business news in context, analysis with attitude

Yesterday we took note of a Boston Globe story about how the strike by members of the United Food and Commercial Workers (UFCW) against Ahold Delhaize-owned Stop & Shop - now in its sixth day - could be “a last stand for unionized grocery workers, whose stores are under attack by a host of competitors, all looking to grab a piece of the supermarket bounty.”

The Globe wrote that Stop & Shop is “one of the last remaining union shops in the industry,” and quoted Burt Flickinger of the Strategic Resource Group as saying that “the cost of benefits can be difficult to convey to union workers. ‘It really becomes a challenge to communicate to the team members at the stores that while the compensation could be going up 5 to 8 percent,’ other factors, like filling the hole in an unfunded pension plan, providing a robust health insurance package, and accommodating new minimum wage laws, hurt profit margins.”

I commented, in part:

I’m sympathetic to the UFCW in this case, but mostly that’s because I think that organized labor hasn’t yet figured out a way to pivot to a new role in the management-labor construct. Too often, I think, the negotiations and tensions are focused around arrangements that make labor part of the problem, not part of the solution. Now, to be fair, I’m not sure that traditional corporate interests always allow for this … the two sides have been in opposition to each other for so long that it may be hard to find another way.

I must admit that I wonder if, at the beginning of the negotiations between Stop & Shop and the UFCW, the labor folks looked at management and said, “Tell us about your problems, and tell us how you think we can help solve them.” And if management looked at the labor representatives and said, “Tell us about your problems and how you think we can help solve them.”

Do you think that they discussed each other’s problems as opposed to their negotiating positions?

MNB reader Michael Blackburn wrote:

The problems are the same: non-unionized competition.  As these competitors grew over the last few decades, in order to stay competitive, unionized shops were forced to curb pension contributions, leading to the current funding issues, despite very strong capital markets.  And now, after consumers have become “addicted” to low prices, we can’t go back to a world of strong pensions and healthcare benefits. 
Side note: it’s interesting we have the same pension/healthcare cost issues with public unions (teachers), where the price (tax) has certainly not been kept low, especially here in the Northeast.  Perhaps the real issue then is, our prior private company executives and public sector administrators provided too generous of a benefit package to their employees, and the current generation is paying the price.

On another subject, from MNB reader Doug Galli:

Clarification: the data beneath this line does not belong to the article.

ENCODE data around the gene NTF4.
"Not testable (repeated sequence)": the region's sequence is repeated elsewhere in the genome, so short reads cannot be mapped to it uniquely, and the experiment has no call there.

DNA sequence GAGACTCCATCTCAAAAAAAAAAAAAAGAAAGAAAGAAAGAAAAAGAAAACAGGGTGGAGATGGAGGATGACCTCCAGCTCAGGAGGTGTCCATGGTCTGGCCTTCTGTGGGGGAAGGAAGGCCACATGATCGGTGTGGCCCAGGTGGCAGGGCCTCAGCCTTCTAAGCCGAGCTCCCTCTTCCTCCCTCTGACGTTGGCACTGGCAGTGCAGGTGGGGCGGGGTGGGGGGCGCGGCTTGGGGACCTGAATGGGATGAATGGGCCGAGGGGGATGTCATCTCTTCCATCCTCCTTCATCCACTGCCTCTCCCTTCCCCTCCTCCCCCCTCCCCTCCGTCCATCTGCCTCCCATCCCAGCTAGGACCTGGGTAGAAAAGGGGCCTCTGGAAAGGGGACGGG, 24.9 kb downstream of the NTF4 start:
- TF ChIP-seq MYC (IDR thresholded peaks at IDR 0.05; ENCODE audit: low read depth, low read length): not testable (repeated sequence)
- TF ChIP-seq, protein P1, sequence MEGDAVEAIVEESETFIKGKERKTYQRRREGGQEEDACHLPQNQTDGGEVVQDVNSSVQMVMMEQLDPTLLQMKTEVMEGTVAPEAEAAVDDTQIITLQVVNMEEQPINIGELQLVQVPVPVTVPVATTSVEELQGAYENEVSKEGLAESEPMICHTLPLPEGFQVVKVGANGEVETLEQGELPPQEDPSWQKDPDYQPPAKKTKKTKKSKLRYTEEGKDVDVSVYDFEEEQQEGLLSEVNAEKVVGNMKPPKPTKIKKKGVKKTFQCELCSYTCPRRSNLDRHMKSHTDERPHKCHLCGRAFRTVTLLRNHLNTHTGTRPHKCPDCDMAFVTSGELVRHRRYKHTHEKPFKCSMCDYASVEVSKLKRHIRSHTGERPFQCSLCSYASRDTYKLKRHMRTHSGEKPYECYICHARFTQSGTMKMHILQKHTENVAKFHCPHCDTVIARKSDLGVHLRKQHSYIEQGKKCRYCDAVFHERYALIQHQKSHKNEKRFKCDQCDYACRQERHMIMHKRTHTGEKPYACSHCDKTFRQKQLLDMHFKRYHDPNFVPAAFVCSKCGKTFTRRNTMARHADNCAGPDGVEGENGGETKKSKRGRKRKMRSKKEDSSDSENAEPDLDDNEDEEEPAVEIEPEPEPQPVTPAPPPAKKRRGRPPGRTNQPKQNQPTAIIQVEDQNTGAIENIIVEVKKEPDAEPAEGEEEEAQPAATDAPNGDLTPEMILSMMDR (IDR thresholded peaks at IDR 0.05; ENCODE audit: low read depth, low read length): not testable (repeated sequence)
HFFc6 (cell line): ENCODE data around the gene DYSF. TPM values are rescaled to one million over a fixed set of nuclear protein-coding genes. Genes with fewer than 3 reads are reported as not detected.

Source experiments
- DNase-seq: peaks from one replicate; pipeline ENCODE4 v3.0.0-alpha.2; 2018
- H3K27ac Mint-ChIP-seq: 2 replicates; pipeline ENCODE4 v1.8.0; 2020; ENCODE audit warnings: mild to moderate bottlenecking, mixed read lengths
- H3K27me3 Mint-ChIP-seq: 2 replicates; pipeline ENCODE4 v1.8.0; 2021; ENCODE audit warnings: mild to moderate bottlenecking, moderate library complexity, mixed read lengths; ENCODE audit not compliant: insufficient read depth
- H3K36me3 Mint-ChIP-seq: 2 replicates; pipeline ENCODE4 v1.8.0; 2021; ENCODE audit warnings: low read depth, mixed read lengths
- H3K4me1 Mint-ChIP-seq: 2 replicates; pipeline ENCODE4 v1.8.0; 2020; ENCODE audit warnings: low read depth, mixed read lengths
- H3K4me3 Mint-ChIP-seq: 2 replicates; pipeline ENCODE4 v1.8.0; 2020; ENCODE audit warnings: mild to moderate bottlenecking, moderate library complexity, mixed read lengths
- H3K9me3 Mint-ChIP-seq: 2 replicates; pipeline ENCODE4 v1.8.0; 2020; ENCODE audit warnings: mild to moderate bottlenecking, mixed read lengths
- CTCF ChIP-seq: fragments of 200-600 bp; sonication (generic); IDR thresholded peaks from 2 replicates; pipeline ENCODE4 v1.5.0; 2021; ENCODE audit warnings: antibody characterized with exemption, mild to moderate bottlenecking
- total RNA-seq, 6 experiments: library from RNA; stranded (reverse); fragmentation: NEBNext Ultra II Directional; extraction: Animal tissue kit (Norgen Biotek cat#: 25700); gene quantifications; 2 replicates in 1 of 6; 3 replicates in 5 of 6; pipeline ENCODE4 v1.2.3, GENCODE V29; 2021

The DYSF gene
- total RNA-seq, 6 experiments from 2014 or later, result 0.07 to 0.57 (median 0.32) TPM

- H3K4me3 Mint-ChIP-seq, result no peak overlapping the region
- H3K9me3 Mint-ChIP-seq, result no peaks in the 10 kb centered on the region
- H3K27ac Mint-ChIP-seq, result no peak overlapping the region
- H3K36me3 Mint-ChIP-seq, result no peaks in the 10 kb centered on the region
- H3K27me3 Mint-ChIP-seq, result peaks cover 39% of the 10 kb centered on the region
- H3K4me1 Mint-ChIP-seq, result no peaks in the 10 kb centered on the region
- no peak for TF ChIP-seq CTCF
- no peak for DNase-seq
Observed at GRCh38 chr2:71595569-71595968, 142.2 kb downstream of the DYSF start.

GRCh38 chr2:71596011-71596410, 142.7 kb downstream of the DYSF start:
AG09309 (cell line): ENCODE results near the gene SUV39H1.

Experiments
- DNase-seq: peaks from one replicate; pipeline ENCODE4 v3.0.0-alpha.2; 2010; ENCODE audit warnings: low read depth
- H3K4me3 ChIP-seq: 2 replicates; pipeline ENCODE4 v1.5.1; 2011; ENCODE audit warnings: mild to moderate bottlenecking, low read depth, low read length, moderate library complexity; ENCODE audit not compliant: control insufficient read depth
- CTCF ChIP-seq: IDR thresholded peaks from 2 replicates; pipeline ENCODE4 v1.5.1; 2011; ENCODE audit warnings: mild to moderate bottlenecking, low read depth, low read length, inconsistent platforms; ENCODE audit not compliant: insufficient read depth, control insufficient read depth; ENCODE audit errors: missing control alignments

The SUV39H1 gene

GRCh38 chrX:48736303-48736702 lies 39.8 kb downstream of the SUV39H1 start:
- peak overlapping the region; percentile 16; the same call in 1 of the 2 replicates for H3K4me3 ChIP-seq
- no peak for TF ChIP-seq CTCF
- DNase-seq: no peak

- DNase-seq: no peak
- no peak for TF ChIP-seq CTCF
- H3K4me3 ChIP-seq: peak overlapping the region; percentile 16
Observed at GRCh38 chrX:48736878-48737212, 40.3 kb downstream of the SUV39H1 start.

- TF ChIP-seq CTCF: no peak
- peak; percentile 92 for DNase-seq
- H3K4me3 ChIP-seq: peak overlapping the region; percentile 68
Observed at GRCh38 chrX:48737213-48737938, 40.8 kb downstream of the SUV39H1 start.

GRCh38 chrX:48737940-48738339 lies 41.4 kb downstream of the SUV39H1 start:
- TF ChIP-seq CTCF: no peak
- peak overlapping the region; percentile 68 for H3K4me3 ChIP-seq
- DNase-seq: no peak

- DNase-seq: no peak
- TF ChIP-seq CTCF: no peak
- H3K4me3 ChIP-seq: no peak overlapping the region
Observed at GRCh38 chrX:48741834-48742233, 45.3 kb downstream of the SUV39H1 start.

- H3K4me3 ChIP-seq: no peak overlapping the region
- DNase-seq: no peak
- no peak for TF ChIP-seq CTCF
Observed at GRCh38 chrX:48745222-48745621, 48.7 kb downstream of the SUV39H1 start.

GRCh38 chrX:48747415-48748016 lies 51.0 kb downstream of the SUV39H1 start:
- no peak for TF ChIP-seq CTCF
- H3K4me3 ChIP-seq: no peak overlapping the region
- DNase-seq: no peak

Kevin, reading your view about the FDA going after Wal-Mart and Kroger seemed rather flippant. It assumes that these retailers are not responsible and aren’t doing enough to keep age-restricted sales out of the hands of minors. As the individual responsible for 83 convenience store locations we take the following steps to train and reinforce positive behaviors with our associates:

During orientation a  state-mandated and state-sanctioned training on both tobacco and alcohol (In New York State our people have to be re-trained on tobacco every three years.)

When starting a shift they have to sign off that they understand our policy which is we proof everyone for alcohol and anyone that appears to be under 40 for tobacco (which includes e-cigarettes).

A monthly sign off sheet stating that they understand our policies.

We hire a third party to conduct monthly checks for both tobacco and alcohol and recognize and reward those that follow our policy.

A store manager’s bonus is impacted if any of their associates fail a sting.

If a store fails a sting the District Manager has to conduct a training class for all of the associates.

We have to enter the birthdate for any age-restricted sale into our POS.
In spite of all this, we still do on occasion fail a government sting. I’m sure that larger companies have programs equal to or greater than what we are doing. Seeing everything we do, the law should change and the individual employee that violates the law should be fined, not the responsible retailer that is doing everything possible to prevent this.
I can assure you that we take this very seriously and don’t consider it the cost of doing business as the FDA assumes.

I only meant to be flippant about companies that don’t take it seriously. You clearly do, and I applaud your efforts.

Finally, regarding yesterday’s piece rhapsodizing about baseball caps (yes, there was a business lesson), MNNB reader Lance Hollis McMillan wrote:

When The Los Angeles Dodgers won the World Series in ’88, I bought a brand new cap with the idea that I would only buy a new cap when the Dodgers won another World Series. 30 years on and I’m still going strong, but my cap is not – even the dog avoids it. Maybe this year…

I find rotation is the key. And probably avoiding unreasonable expectations.
KC's View: